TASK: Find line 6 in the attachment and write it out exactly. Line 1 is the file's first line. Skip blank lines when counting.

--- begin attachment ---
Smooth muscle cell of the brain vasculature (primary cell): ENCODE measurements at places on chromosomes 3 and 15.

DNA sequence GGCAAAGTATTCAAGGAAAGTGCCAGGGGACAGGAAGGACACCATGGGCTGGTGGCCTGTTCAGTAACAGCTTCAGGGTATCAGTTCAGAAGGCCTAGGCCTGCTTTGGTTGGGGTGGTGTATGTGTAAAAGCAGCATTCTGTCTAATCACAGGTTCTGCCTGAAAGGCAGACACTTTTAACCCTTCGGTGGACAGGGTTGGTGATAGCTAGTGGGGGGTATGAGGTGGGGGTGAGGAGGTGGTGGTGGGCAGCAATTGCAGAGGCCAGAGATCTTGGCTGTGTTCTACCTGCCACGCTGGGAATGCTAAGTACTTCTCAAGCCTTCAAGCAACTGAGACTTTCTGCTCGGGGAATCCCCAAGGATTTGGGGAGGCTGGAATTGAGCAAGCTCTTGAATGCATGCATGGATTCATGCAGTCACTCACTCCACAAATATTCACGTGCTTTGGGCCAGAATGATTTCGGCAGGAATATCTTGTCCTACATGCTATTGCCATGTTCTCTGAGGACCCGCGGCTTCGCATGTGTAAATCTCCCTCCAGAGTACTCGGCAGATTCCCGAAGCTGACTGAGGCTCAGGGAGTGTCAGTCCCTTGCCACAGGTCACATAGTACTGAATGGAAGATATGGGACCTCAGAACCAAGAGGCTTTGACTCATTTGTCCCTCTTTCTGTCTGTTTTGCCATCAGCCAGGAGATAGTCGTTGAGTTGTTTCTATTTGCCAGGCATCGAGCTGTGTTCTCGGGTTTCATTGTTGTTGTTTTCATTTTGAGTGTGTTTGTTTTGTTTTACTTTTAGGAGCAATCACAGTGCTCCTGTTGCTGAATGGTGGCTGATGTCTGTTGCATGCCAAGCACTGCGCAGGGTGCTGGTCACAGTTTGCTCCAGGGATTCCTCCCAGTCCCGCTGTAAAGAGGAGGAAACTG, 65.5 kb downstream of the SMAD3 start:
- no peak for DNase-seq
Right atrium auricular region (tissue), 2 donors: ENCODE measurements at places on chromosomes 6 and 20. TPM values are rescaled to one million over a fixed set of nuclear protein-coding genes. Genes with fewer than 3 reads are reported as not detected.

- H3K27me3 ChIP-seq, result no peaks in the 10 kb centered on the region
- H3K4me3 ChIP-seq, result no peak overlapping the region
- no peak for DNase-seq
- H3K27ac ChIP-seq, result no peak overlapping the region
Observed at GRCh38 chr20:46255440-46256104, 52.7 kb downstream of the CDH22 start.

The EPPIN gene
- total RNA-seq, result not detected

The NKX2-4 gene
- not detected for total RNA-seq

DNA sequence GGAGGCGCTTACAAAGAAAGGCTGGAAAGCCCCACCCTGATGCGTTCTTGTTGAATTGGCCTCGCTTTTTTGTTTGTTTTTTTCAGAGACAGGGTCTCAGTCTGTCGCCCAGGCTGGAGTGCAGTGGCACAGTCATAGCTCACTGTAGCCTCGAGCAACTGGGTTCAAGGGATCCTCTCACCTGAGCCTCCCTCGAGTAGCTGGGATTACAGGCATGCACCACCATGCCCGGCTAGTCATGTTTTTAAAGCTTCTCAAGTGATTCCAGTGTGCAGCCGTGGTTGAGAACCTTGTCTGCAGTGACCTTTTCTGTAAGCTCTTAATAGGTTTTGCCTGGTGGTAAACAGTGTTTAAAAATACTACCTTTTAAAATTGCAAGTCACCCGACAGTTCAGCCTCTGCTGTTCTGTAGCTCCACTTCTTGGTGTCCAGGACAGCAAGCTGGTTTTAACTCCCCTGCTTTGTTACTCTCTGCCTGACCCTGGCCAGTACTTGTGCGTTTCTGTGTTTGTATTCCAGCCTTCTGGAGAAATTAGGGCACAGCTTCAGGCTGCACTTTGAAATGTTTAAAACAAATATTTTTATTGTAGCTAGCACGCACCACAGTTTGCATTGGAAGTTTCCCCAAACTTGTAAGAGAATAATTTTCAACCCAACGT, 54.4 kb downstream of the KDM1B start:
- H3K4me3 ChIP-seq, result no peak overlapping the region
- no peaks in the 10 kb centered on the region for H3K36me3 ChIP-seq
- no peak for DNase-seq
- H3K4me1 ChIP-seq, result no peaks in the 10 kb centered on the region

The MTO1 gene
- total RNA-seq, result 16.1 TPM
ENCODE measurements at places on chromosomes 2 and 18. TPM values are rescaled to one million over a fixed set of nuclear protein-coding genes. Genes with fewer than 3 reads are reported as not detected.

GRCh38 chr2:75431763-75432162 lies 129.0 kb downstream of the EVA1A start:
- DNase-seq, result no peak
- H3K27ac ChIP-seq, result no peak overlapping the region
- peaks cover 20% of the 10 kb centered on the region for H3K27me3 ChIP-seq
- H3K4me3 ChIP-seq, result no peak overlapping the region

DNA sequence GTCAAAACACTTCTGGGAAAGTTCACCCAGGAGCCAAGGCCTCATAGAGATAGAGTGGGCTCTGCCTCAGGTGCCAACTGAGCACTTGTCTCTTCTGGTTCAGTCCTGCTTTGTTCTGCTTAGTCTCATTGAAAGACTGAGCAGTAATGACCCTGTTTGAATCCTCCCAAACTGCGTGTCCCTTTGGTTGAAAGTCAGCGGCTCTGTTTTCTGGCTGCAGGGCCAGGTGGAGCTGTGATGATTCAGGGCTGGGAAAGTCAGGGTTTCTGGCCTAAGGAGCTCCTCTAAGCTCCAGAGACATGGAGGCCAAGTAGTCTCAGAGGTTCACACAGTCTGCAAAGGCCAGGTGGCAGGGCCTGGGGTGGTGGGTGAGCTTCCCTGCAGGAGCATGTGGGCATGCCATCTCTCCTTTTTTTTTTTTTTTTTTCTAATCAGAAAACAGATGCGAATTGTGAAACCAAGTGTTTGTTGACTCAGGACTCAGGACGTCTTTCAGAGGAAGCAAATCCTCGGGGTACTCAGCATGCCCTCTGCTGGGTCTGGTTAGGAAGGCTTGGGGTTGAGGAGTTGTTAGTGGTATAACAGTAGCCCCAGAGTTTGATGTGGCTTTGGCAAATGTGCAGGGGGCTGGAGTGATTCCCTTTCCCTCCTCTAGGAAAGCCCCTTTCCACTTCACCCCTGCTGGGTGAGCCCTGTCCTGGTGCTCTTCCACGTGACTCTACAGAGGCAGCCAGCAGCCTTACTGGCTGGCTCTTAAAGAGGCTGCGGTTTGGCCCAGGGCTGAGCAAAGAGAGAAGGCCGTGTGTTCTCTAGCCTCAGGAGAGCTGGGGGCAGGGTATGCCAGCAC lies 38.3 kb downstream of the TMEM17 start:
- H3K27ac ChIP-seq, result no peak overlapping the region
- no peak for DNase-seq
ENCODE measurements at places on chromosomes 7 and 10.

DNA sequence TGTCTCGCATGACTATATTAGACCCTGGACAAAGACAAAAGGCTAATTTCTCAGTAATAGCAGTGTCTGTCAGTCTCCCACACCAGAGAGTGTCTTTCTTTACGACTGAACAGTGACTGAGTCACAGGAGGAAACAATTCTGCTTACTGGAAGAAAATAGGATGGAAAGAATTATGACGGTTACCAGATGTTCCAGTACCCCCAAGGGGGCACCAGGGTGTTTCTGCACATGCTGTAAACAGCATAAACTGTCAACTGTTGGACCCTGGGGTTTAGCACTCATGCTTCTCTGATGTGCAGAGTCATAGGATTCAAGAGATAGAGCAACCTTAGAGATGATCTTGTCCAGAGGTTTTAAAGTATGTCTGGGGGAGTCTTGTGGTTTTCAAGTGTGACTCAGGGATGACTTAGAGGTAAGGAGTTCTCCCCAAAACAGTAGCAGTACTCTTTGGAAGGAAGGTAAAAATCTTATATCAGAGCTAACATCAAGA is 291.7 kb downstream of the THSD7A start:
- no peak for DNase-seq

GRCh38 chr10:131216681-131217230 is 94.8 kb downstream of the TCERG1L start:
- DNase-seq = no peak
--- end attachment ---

- H3K4me3 ChIP-seq, result no peak overlapping the region